Grow with Grunder: The more things change, the more they stay the same

(Photo: 123ducu/iStock / Getty Images Plus/Getty Images)
(Photo: 123ducu/iStock / Getty Images Plus/Getty Images)
(Photo: 123ducu/iStock / Getty Images Plus/Getty Images)
(Photo: 123ducu/iStock / Getty Images Plus/Getty Images)

A lot has changed in the nearly 40 years I’ve been in the landscaping industry. As we kick off another busy spring, I thought it might be fun to reflect together on how far we’ve come — as an industry and as professionals.

1. Safety

We’ve gotten much smarter since 1984, when seat belts weren’t even required in cars. I hate to even admit this, but my crew used to regularly ride in the truck bed — which we all know now is so dangerous. I even knew of one local landscaper who let his team sit on the mowers in the trailer and ride to jobs. Safety goggles weren’t popular, and we did absolutely no safety training.

Fortunately, there have been a lot of safety improvements since then, both at Grunder Landscaping Co. (GLC) and in the industry. At GLC, safety is the first step of everything we do, and anyone on the team is allowed (and expected) to correct someone they see not following safety protocols. We don’t go anywhere without our seat belts, and we know that a safe company is a good company.

I’ve seen the industry embrace safety as well. We’ve seen vendors now offer safety training on their equipment, and companies show their teams the safest ways to get their jobs done.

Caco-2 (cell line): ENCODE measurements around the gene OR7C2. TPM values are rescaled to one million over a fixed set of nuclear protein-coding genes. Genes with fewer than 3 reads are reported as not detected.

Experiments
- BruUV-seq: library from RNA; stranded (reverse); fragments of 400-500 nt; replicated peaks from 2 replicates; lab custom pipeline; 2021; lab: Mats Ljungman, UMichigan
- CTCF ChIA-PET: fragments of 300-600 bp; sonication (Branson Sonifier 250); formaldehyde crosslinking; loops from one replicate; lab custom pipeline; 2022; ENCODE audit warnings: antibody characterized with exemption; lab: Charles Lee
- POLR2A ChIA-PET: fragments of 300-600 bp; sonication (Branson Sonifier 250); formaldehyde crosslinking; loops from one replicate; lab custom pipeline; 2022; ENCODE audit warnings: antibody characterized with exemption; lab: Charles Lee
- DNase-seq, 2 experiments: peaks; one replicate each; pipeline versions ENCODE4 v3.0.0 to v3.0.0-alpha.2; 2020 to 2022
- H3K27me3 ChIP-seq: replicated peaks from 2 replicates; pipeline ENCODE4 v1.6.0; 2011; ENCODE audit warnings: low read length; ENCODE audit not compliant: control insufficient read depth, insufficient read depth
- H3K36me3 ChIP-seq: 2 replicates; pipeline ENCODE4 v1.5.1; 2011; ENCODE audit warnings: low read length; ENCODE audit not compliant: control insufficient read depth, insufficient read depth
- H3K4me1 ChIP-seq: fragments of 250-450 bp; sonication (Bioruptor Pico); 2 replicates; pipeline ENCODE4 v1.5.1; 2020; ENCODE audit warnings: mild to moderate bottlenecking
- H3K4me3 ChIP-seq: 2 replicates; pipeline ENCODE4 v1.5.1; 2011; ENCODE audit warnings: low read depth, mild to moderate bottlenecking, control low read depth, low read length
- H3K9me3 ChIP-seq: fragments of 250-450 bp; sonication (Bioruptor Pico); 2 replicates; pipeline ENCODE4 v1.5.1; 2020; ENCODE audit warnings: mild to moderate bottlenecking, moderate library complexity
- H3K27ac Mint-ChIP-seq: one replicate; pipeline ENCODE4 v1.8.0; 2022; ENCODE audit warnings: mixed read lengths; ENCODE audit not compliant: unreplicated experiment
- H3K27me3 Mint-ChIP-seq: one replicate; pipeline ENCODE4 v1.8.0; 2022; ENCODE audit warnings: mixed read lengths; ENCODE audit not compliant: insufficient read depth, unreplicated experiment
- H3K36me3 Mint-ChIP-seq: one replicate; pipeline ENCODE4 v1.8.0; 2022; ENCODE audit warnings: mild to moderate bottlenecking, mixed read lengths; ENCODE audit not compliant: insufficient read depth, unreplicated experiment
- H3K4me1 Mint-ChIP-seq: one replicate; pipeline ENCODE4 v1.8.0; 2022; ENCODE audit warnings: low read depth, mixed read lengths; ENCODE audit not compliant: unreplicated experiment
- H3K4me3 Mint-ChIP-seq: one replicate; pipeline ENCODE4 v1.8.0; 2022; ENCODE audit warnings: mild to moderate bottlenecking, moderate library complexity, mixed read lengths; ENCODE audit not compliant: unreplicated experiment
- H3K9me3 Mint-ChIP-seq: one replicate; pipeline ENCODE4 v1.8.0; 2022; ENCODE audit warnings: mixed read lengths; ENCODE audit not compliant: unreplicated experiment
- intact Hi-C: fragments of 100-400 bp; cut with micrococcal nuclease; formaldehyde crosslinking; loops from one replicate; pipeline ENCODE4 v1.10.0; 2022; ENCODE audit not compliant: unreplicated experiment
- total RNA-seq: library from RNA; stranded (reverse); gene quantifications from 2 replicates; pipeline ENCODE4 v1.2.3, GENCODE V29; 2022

2. Equipment

Oh boy. In 1984, we did not use bed edgers, mini skid-steers, dump trailers, GPS, laser levels, software or cell phones. There was no texting or calling while on job sites. Just imagine the headaches. In 1987, I had a phone installed in my pickup, and when someone called it, the horn would honk. I’d have to sprint back to the truck to answer it, but nine times out of 10, it was my mom calling to ask when I’d be home for dinner.

Young people reading this, imagine what it would be like if the crew had a question while working on a job. We couldn’t text pictures back and forth, and even attaching printed pictures to a work ticket was difficult and uncommon before computers and printers became more prevalent.

Today, I’m not sure where we would be without all the equipment that saves our crews so much time or without the technology that makes it easier to do our jobs. All of it makes our jobs less stressful and a lot easier if we can use that equipment and tech to its full potential.

3. People

While so much has changed in the nearly 40 years we’ve been in business, the truth is, it’s still people who make our businesses what they are.

I believe I was a good young leader, but there was a lot I needed to learn. I knew then what I still believe to be the secret to success now: You have to treat people well, share your vision with them, and show them what’s in it for them to motivate them. And since the early years, I’ve learned the most important task afterward is to simply get out of their way.

In the days before cell phones, we stayed out of our team’s way by default. Today, we have to be a bit more intentional about it. Help your team problem-solve, coach them through an issue instead of telling them the answer, and cheer them on through both success and failure.

As you start another busy spring, take a moment to look back at how far you’ve come. Even if you’ve only worked in this industry for a few years, think about what it was like in the beginning and all you’ve learned. Be proud of those accomplishments. Then look ahead at your future. How can you leverage safety, equipment and the people running alongside you to make your dreams a reality? Our success depends on people, and that’s a very good thing.

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